“This review confirms that by moving ambitiously with smart fuel-efficiency standards, we can cut pollution and fuel costs for Canadians, and create good jobs in our automotive sector by encouraging the adoption of cleaner vehicles. We look forward to working with the Biden administration in developing a stringent, harmonized standard for LDVs to position North America as a global leader in climate action and to protect the planet for future generations.”
-The Honourable Jonathan Wilkinson, Minister of Environment and Climate Change
“There is growing momentum in the North American auto industry to reduce emissions from new vehicles and accelerate towards a zero-emissions future. Several automakers, have announced significant investments to re-tool their Canadian factories towards electrification of vehicles and our Government will continue to support and accelerate those efforts for the good of our economy and environment.”
-The Honourable François-Philippe Champagne, Minister of Innovation, Science and Industry
Transportation is one of the largest sources of carbon pollution in Canada. Automobiles and light trucks account for about 11 per cent of Canada's total greenhouse gas emissions.
Canada's regulations for greenhouse gas emissions from automobiles and light trucks have been aligned with those of the U.S. since the 2011 model year.
While the US EPA first determined that their existing vehicle emissions standards were feasible in 2017, a new determination was made in 2018 that they were no longer feasible and that decision was followed with the publication of new regulations in April 2020 that reduced the annual increase in stringency from approximately 5% to approximately 1.5% for the 2021 through 2026 model years.
The U.S. has begun a review of these standards in support of establishing ambitious, job-creating fuel economy standards as outlined in the Executive Order signed by President Biden on January 20, 2021.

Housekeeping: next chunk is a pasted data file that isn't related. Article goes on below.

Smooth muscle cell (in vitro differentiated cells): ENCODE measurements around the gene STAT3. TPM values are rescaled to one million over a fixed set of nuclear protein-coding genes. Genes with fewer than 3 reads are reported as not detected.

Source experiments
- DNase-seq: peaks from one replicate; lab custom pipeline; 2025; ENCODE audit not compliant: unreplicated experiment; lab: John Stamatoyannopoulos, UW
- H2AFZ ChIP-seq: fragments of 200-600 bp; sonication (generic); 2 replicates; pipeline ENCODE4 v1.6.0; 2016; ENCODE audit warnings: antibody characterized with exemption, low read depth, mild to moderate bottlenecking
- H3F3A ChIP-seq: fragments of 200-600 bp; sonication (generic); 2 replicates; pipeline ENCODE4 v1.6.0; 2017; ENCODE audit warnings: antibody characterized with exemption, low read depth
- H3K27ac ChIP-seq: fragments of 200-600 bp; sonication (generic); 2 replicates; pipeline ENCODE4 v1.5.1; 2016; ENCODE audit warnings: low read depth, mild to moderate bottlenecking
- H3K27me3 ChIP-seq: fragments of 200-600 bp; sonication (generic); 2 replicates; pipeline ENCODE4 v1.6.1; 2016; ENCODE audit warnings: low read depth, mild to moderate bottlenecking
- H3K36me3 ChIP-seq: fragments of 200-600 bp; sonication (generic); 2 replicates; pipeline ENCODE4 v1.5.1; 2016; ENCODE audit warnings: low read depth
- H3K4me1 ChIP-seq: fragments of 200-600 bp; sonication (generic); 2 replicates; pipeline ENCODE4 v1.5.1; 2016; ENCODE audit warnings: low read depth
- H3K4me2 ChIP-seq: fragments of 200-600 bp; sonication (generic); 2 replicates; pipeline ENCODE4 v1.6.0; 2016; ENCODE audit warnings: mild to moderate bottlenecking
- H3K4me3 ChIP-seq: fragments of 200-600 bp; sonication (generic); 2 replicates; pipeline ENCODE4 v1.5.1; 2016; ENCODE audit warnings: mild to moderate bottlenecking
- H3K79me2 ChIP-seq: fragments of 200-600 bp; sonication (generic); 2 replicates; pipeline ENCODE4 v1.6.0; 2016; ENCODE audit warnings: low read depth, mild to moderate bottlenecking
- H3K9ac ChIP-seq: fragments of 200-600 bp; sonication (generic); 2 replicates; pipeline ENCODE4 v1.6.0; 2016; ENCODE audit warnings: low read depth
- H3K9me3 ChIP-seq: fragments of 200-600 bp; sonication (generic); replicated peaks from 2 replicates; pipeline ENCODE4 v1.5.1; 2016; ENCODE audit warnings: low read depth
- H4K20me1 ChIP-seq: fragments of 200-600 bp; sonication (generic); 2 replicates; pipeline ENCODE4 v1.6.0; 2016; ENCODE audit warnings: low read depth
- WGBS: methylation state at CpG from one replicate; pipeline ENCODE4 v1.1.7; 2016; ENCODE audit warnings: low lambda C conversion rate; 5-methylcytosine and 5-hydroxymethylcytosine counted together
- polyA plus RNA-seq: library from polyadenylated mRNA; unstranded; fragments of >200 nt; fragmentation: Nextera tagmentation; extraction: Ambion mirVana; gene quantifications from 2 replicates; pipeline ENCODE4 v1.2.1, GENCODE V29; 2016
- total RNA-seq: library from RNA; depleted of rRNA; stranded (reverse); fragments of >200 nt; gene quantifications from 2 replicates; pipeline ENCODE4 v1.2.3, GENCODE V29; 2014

In August of 2020, California signed voluntary agreements with five automakers (BMW, Ford, Honda, Volkswagen and Volvo). Under these agreements, automakers voluntarily committed to comply with national standards which increase in stringency by about 3.7% per year, beginning with model year 2022. In June 2019, Canada and California entered into a Memorandum of Understanding to work together on their respective regulations to cut down on GHGs from vehicles like cars, pickup trucks and SUVs.
The Government of Canada and Government of Ontario recently announced their commitment to Ford Motor Company of Canada’s investment in its Oakville Assembly Complex. This project, valued at $1.8 billion, will help secure 5,400 well-paying middle class jobs at the Oakville Assembly Complex. This is the first plant to be wholly dedicated to the production of full battery-electric vehicles in Canada for the North American market.
Through the Incentives for Zero-Emission Vehicles (iZEV) program, which was extended until March 2022 in Canada’s strengthened climate plan, the Government is providing a rebate of up to $5000 to Canadians who purchase a light-duty zero-emission vehicle.
In Canada’s strengthened climate plan, the Government announced an investment of $3 billion over five years for the new Strategic Innovation Fund – Net Zero Accelerator. This initiative will cut pollution and create good jobs in Canada by rapidly expediting decarbonization projects with large emitters, scaling up clean technology and accelerating Canada's industrial transformation across all sectors – including in the auto sector.
Office of the Minister of Environment and Climate Change
Environment and Climate Change Canada
819-938-3338 or 1-844-836-7799 (toll-free)